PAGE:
Punjabi festivals

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Basant kite

Punjabis celebrate a number of festivals which have taken a semi secular meaning and are regarded as cultural festivals by people of all religions. The Punjabi calendar is used to determine the celebration of the festivals.

The following is a list of Punjabi festivals.

Punjabi festivals

Maghi

Main article: Maghi
Kheer for Maghi

Makar Sankranti is frequently known as Maghi by Punjabis. People visit the Gurdwara or the Mandir. The festival marks the increase in daylight and celebrated culturally by eating 'kheer' (rice boiled in milk).[1] Sports festivals are held in the region.

Lohri

Main article: Lohri
Lohri fire

Lohri is the winter harvest festival of the Punjab region as the traditional time to harvest sugarcane is in winter. The festival also is the symbolic celebration of the winter solstice, and is the last day of the farmers' financial year.[2]

Basant Festival

Kite flying on Basant

Basant Festival is a seasonal festival to welcome the spring.[3] The traditional colour of the day is yellow and the dish of the day is saffron rice.

Holi

Main articles: Holi and Holi, Punjab
India - Colour Powder stalls on Holi- 7242

Holi is the spring festival of colours which is celebrated by throwing colours on each other. The festival is celebrated on the first day of the Punjabi lunar month of Chet and marks the Spring season.

Vaisakhi

Main article: Vaisakhi
Mela

Vaisakhi is the Punjabi new year and the harvest festival. Fairs are held throughout the Punjab on this day.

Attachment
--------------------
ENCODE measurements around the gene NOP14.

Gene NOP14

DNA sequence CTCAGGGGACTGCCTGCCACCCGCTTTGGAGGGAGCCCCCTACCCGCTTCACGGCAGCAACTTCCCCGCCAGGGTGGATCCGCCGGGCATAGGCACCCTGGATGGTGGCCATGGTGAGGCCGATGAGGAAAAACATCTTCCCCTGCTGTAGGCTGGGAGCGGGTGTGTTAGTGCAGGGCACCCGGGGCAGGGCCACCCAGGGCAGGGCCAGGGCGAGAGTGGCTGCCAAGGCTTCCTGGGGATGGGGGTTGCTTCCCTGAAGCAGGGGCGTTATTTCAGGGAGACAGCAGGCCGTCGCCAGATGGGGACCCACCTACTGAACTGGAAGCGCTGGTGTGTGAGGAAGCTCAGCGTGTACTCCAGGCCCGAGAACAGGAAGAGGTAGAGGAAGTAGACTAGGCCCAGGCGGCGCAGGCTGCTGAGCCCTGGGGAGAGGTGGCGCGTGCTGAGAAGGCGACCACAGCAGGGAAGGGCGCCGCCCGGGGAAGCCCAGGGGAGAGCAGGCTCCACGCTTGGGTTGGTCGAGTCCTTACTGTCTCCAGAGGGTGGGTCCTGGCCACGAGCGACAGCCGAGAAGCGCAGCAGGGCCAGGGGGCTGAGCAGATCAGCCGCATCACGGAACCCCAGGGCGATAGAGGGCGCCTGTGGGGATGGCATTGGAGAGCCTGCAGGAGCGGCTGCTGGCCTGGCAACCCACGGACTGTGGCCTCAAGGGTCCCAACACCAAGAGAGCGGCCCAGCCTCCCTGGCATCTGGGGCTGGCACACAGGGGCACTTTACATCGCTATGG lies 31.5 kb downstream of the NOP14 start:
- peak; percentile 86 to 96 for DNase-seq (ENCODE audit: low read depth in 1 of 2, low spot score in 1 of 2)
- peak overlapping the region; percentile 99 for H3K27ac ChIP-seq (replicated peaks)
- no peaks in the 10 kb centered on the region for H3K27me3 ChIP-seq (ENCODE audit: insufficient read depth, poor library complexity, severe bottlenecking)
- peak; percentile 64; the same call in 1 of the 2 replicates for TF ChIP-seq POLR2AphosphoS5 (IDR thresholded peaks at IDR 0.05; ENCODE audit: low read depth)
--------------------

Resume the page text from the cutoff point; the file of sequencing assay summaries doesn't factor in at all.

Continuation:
Rakhri

Main article: Rakhri
Threads of love Rakhri

Raksha Bandhan in the Punjab is known as 'Rakhri' and celebrated as a brothers and sisters day.

Teeyan

Main articles: Teej and Teeyan
Teeyan is a festival when girls play on swings that are set up under trees or open courtyards.[4]
Teeyan

Teeyan welcomes the monsoon season and the festival officially starts of the day of Teej and last for 13 days. The seasonal festival involves women and girls dancing Gidha and visiting family.

Punjabi harvest festivals

The following festivals are also harvest festivals:

Lohri

Main article: Lohri
Cut sugarcane

Lohri is the winter harvest of winter crops such as sugarcane, pulses and nuts.

Vaisakhi

Main article: Vaisakhi
Agriculture in India tractor farming Punjab preparing field for a wheat crop before celebrating Vaisakhi harvest festival

Vaisakhi is the spring harvest of wheat in the Punjab.

Diwali

Main articles: Diwali and Dussehra
Barley grown in pots (Khetri)

Traditionally, on the first day of Navratri people in Punjab sow pulses, cereals and other seeds in a pot which is watered for nine days at the end of which the seeds sprout. This custom is known as "Khetri". It signifies prosperity and abundance. It is very important to plant grains of barley in a pot. On the tenth day, the shoots are about 3 - 5 inches in length. After saying prayers, these seedlings or the "Khetri" is submerged in water on Dussehra. This custom suggests a link to harvesting. The sowing and reaping of barley is symbolic of the "first fruit".[5][6]

Accordingly, Punjabi farmers traditionally start to harvest the kharif (monsoon) rice crops after Dussehra and sow the wheat (rabi crop) after Diwali. Therefore, Dussehra doubles up as a thanksgiving festival and Diwali is also considered to be a harvest festival. The Punjabi calendar has shifted from the seasons over the years. Dussehra is meant to be celebrated near the first full moon after the autumn equinox and Diwali on the first new moon thereafter.[7]


References

  1. Sundar mundarye ho by Assa Singh Ghuman Waris Shah Foundation ISBN B1-7856-043-7
  2. [1] Singh, Hazara: Seasonal Festivals and Commemorative Days. Publisher: Hazara Singh Publications
  3. ASPECTS OF PUNJABI CULTURE S. S. NARULA Published by PUNJABI UNIVERSITY, INDIA, 1991
  4. About Teej
  5. http://www.mantraonnet.com/navratri.html
  6. http://www.webindia123.com/punjab/festivals/festivals1.htm
  7. James Christie, the Younger. A disquisition upon Etruscan Vases, displaying their probable connection with the shows at Eleusis, and the Chinese feast of lanterns, with explanations of a few of the principal allegories depicted upon them [2]